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Report - Public hearing 7 - Barriers experienced by students with disability in accessing and obtaining a safe, quality and inclusive school education and consequent life course impacts

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Report of Public hearing 7 - Barriers experienced by students with disability in accessing and obtaining a safe, quality and inclusive education and consequent life course impacts


The Disability Royal Commission held a public hearing in October 2020 in Brisbane.

The hearing, Public hearing 7, looked at barriers experienced by children and young people with disability in accessing safe, quality and inclusive education.

We have written a report about this hearing.

This Auslan video is a summary of this report. 

Experiences of people with disability and their families

At the hearing we heard from many witnesses, including 7 young people with disability. We also heard from family members, advocates, carers, a psychologist, academics and government representatives.

Young people with disability and their families talked about their experiences of school.

One woman, ‘Amy’, talked about her 10 year old son, ‘Sam’. Amy said Sam loves to go outside, horse ride and surf. He loves life, people and animals and is very intelligent.

Sam has several conditions including autism. He can struggle to control his emotions if he has difficulty communicating his physical needs, like hunger or pain.

Before Sam started kindergarten his parents gave information to his school about the behaviour strategies that had been used successfully at his preschool.

Sam’s speech pathologist and occupational therapist suggested supports that would assist Sam.

Within 3 weeks of starting kindergarten, Amy got a letter from the school, warning her that Sam may be suspended. The letter said Sam had been behaving inappropriately and aggressively. Amy was shocked to receive the letter.

In term 2 Sam was suspended for 2 days for aggressive behaviour – he had deliberately kicked his teacher in the knee.

Sam was suspended a total of 7 times in his first 18 months at school, often for aggressive behaviour. He missed 50 days of school. Amy was devastated and said it didn’t need to happen.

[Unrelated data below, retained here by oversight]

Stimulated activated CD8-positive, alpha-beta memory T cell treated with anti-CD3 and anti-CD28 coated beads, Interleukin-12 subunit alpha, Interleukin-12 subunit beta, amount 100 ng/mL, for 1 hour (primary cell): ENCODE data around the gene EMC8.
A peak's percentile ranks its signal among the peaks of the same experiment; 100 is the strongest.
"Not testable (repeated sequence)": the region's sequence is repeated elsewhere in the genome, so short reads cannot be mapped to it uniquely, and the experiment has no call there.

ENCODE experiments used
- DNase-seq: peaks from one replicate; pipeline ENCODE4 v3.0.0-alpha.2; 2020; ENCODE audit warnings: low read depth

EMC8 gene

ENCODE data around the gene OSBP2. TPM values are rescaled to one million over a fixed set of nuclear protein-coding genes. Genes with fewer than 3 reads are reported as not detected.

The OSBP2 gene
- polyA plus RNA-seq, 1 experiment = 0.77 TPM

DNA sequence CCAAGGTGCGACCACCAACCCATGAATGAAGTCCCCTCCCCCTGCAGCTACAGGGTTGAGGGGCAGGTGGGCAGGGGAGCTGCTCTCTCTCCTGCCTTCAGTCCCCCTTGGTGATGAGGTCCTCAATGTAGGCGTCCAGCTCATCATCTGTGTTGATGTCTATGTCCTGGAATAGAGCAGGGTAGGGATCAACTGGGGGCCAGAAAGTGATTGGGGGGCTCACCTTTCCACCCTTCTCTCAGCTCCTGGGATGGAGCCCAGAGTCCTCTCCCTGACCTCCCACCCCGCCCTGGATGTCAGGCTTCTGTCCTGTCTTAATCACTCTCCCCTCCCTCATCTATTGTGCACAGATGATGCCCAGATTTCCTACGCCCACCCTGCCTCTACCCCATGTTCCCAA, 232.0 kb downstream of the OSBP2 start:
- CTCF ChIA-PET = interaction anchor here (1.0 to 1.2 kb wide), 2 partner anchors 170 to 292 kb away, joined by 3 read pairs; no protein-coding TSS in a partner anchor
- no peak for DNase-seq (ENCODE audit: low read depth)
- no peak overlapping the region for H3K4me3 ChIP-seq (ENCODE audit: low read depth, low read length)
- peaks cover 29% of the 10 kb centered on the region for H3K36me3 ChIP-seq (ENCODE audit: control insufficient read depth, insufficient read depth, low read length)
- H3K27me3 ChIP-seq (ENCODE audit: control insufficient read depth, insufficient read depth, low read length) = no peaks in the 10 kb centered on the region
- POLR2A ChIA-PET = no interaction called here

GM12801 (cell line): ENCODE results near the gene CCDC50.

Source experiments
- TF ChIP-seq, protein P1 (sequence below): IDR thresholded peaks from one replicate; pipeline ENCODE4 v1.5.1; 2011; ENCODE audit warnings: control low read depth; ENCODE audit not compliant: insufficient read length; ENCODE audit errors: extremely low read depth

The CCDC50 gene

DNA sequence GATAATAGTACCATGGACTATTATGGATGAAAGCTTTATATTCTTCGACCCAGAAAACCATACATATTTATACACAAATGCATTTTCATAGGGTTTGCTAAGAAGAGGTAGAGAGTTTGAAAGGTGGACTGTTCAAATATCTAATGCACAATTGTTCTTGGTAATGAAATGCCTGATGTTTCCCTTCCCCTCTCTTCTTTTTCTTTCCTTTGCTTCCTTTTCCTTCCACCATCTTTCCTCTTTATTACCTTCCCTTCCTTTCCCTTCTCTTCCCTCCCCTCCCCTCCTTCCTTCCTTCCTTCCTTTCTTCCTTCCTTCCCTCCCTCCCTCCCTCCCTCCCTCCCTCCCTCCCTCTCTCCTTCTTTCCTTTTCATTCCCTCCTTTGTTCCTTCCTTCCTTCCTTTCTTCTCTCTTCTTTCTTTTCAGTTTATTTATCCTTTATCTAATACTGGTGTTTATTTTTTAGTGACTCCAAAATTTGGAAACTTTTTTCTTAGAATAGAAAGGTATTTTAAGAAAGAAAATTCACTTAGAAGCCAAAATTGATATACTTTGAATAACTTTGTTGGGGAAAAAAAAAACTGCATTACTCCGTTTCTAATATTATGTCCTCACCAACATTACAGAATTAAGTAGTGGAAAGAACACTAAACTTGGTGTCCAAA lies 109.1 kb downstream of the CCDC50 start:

Eventually Sam did not return to school and was home schooled by his parents.

Amy said that Sam was traumatised by his school experiences. He told her that school made him sad, that he did not want to be there and he was bullied.


The report highlights key findings that came out of the hearing. Some of these findings related to Sam’s case.

The Royal Commission found:

  • Sam’s school did not consider whether necessary reasonable adjustments had been put in place before each suspension.
  • Sam’s school inappropriately identified ‘restraint’ as a reasonable adjustment provided to Sam.
  • The long suspensions of 20 days at a time were not appropriate for Sam’s age, disability or educational level.
  • The repeated suspensions meant Sam was not able to receive a safe, quality and inclusive education.


Witnesses at the hearing identified lots of barriers experienced by students with disability in accessing safe quality and inclusive education in mainstream schools.

Barriers include:

  • Negative attitudes towards people with disability, for example one witness said students with disability are seen as too hard to educate, and a burden on non-disabled students.
  • Educators don’t always understand disability or know how to support students with disability. People said that when students show ‘behaviours of concern’, like acting out or being aggressive, teachers think they are being naughty and punish them – rather than try to understand the cause of the behaviour.
  • Schools don’t always follow policies and laws about:
    • enrolment of students with disability
    • reasonable adjustments
    • suspensions
    • complaints processes.

And there is no independent system or process in place to make sure they comply with these laws and policies.

  • There are problems with the funding models for things like reasonable adjustments in schools, eg some funding relies on a specific medical diagnosis.
  • There is not enough data about the experiences of students with disability, so it is difficult to identify and understand the extent of problems they face at school.

More information

The full report is on our website. Search ‘Public hearing 7’.